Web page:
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Timon, a noble Athenian.
Ventidius, one of Timon's false friends.
lords and flatterers of Timon.
servants to Timon's creditors.
Two Servants of Varro, and the Servant of Isidore; two of
Timandra, mistresses to Alcibiades.
Other Lords, Senators, Officers, Soldiers, Thieves, and Attendants. Scene, Athens; and the Woods adjoining.
TIMON OF ATHENS.
SCENE I. Athens. A hall in Timon's house.
Enter Poet, Painter, Jeweller, Merchant, and others, at several doors.
Poet. Good day, sir.
I am glad you are well. Poet. I have not seen you long; How goes the world?
Pain. It wears, sir, as it grows.
To an untirable and continuate † goodness:
I have a jewel here.
Mer. O, pray, let's see't: For the lord Timon, sir?
Jew. If he will touch the estimate: But, for that
* Inured by constant practice.
i. e. Exceeds, goes beyond common bounds.
Poet. When we for recompense have prais'd the vile, It stains the glory in that happy verse Which aptly sings the good..
"Tis a good form. [Looking at the jewel.
Jew. And rich: here is a water, look you. Pain. You are rapt, sir, in some work, some dedication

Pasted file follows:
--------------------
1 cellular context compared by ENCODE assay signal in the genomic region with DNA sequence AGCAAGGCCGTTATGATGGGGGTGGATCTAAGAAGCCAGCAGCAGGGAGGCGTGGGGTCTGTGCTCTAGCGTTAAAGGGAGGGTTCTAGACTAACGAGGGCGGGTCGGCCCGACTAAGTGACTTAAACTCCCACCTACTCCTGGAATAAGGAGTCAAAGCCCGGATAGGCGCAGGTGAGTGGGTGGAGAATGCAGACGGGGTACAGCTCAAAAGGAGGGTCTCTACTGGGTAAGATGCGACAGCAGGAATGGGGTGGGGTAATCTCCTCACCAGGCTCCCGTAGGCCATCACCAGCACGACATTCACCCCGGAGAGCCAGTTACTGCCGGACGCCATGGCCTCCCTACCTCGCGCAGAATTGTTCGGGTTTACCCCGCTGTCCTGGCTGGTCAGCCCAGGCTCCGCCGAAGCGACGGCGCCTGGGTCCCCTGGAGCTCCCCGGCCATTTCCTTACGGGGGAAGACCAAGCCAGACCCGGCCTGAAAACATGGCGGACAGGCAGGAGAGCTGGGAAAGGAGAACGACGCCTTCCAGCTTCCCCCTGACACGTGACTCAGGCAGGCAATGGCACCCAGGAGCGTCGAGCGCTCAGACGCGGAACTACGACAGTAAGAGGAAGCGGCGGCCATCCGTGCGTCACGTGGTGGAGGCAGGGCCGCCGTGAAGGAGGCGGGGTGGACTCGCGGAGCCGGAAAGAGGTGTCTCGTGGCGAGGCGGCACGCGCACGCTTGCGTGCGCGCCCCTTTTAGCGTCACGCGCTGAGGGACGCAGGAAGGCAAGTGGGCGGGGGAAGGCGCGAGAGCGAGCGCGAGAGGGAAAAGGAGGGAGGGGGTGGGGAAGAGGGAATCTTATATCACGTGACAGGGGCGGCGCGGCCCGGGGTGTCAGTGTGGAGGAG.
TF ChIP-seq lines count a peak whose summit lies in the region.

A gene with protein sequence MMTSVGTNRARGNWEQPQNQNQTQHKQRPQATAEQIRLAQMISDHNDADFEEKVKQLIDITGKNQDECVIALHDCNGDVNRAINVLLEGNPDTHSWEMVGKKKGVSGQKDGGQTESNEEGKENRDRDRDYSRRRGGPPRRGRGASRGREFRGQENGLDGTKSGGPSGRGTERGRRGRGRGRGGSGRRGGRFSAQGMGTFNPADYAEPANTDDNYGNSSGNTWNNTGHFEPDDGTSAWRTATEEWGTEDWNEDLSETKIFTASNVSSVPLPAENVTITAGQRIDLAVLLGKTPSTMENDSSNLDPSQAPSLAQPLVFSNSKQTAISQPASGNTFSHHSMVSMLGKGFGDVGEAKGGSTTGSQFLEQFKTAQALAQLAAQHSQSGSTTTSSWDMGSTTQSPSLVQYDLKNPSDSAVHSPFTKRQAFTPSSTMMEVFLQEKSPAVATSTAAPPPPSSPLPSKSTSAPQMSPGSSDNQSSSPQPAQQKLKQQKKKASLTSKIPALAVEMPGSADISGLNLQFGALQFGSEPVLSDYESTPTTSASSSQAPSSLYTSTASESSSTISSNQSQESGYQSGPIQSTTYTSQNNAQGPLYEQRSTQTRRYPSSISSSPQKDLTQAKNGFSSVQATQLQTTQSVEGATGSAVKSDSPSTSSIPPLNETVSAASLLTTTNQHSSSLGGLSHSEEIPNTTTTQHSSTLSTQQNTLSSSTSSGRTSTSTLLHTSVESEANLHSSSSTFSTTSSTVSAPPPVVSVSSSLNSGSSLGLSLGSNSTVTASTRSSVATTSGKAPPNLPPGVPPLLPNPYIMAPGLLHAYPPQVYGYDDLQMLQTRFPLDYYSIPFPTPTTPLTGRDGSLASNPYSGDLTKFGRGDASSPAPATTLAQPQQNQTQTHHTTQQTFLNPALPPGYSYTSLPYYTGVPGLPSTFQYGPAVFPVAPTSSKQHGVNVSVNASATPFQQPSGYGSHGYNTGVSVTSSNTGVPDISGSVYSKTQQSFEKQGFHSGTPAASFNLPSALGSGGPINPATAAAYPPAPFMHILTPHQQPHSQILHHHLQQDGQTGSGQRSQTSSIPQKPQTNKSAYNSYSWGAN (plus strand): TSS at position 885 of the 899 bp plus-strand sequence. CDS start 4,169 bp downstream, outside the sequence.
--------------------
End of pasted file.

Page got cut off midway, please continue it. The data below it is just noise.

To the great lord.
Poet. A thing slipp'd idly from me. Our poesy is as a gum, which oozes From whence 'tis nourished: The fire i'the flint Shows not, till it be struck; our gentle flame Provokes itself, and, like the current, flies Each bound it chafes. What have you there? Pain. A picture, sir.-And when comes your book forth?
Poet. Upon the heels of my presentment*, sir. Let's see your piece.
"Tis a good piece.
Poet. So 'tis this comes off well and excellent. Pain. Indifferent.
Admirable: How this grace Speaks his own standing! what a mental power This eye shoots forth! how big imagination Moves in this lip! to the dumbness of the gesture One might interpret.
Pain. It is a pretty mocking of the life. Here is a touch; Is't good?
Enter certain Senators, and pass over.
Pain. How this lord's follow'd!
Poet. The senators of Athens :-Happy men!
* As soon as my book has been presented to Timon.